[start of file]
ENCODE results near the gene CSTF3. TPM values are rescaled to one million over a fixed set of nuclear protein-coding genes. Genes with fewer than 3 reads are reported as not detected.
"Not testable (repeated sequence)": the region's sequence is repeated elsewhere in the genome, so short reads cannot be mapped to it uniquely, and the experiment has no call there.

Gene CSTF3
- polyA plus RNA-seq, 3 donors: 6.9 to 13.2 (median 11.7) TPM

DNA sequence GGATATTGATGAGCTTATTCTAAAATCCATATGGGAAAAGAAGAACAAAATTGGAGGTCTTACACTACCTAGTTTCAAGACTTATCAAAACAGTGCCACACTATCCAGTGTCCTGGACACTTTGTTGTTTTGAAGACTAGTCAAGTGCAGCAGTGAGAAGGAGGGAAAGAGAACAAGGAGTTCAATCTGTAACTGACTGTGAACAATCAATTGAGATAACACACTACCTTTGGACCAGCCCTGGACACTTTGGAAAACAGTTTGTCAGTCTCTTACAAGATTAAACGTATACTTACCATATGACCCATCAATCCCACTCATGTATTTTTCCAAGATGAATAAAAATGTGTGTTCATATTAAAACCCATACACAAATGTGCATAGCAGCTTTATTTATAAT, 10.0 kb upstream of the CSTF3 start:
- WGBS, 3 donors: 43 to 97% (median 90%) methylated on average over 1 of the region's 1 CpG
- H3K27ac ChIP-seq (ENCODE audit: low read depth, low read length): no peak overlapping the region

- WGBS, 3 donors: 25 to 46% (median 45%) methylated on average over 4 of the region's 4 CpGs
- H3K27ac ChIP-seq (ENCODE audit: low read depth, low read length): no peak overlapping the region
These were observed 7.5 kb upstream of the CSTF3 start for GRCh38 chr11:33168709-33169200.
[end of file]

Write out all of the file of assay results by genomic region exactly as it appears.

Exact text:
ENCODE results near the gene CSTF3. TPM values are rescaled to one million over a fixed set of nuclear protein-coding genes. Genes with fewer than 3 reads are reported as not detected.
"Not testable (repeated sequence)": the region's sequence is repeated elsewhere in the genome, so short reads cannot be mapped to it uniquely, and the experiment has no call there.

Gene CSTF3
- polyA plus RNA-seq, 3 donors: 6.9 to 13.2 (median 11.7) TPM

DNA sequence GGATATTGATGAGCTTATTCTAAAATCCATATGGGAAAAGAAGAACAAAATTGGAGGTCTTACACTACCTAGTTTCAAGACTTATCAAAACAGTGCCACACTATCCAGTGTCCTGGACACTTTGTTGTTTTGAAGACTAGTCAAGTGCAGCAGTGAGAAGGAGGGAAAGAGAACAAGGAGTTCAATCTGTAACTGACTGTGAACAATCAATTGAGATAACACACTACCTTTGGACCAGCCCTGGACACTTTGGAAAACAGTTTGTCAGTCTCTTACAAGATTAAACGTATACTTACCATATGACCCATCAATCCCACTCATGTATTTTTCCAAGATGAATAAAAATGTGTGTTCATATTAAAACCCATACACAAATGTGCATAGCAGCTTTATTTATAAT, 10.0 kb upstream of the CSTF3 start:
- WGBS, 3 donors: 43 to 97% (median 90%) methylated on average over 1 of the region's 1 CpG
- H3K27ac ChIP-seq (ENCODE audit: low read depth, low read length): no peak overlapping the region

- WGBS, 3 donors: 25 to 46% (median 45%) methylated on average over 4 of the region's 4 CpGs
- H3K27ac ChIP-seq (ENCODE audit: low read depth, low read length): no peak overlapping the region
These were observed 7.5 kb upstream of the CSTF3 start for GRCh38 chr11:33168709-33169200.